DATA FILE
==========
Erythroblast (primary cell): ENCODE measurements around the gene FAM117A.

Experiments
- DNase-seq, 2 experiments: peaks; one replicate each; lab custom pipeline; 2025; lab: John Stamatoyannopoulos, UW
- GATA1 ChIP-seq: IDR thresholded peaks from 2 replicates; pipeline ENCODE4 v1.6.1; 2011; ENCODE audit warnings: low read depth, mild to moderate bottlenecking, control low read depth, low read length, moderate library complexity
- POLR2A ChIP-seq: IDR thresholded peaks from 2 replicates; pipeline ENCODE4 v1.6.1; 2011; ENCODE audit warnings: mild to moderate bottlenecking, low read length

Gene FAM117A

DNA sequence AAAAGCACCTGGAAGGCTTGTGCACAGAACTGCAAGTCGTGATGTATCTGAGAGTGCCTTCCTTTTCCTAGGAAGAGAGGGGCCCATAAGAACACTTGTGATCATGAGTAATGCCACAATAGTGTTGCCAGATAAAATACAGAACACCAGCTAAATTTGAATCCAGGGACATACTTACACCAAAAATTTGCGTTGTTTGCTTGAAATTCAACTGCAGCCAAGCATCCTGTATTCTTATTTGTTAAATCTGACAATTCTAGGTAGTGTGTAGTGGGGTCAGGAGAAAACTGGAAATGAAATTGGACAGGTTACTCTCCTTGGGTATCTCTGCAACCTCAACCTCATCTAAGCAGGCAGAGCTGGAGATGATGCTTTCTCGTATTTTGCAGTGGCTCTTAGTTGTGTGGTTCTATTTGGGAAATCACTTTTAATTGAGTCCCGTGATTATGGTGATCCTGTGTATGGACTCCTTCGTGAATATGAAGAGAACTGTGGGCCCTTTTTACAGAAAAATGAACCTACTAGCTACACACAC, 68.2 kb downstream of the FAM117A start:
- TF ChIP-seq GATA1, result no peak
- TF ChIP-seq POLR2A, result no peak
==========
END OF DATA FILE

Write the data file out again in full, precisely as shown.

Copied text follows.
Erythroblast (primary cell): ENCODE measurements around the gene FAM117A.

Experiments
- DNase-seq, 2 experiments: peaks; one replicate each; lab custom pipeline; 2025; lab: John Stamatoyannopoulos, UW
- GATA1 ChIP-seq: IDR thresholded peaks from 2 replicates; pipeline ENCODE4 v1.6.1; 2011; ENCODE audit warnings: low read depth, mild to moderate bottlenecking, control low read depth, low read length, moderate library complexity
- POLR2A ChIP-seq: IDR thresholded peaks from 2 replicates; pipeline ENCODE4 v1.6.1; 2011; ENCODE audit warnings: mild to moderate bottlenecking, low read length

Gene FAM117A

DNA sequence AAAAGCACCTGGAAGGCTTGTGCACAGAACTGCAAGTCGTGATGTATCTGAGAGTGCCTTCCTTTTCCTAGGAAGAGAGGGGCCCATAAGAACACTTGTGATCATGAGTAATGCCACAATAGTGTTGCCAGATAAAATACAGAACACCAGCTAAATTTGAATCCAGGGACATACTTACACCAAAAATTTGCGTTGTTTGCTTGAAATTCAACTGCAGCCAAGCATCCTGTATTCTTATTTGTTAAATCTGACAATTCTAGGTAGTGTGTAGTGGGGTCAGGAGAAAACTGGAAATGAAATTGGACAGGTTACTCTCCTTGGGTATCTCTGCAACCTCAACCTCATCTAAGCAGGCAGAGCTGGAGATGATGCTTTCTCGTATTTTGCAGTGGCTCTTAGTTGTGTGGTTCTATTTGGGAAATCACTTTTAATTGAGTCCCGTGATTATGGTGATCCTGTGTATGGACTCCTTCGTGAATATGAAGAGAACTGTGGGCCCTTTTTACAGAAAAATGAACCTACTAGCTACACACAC, 68.2 kb downstream of the FAM117A start:
- TF ChIP-seq GATA1, result no peak
- TF ChIP-seq POLR2A, result no peak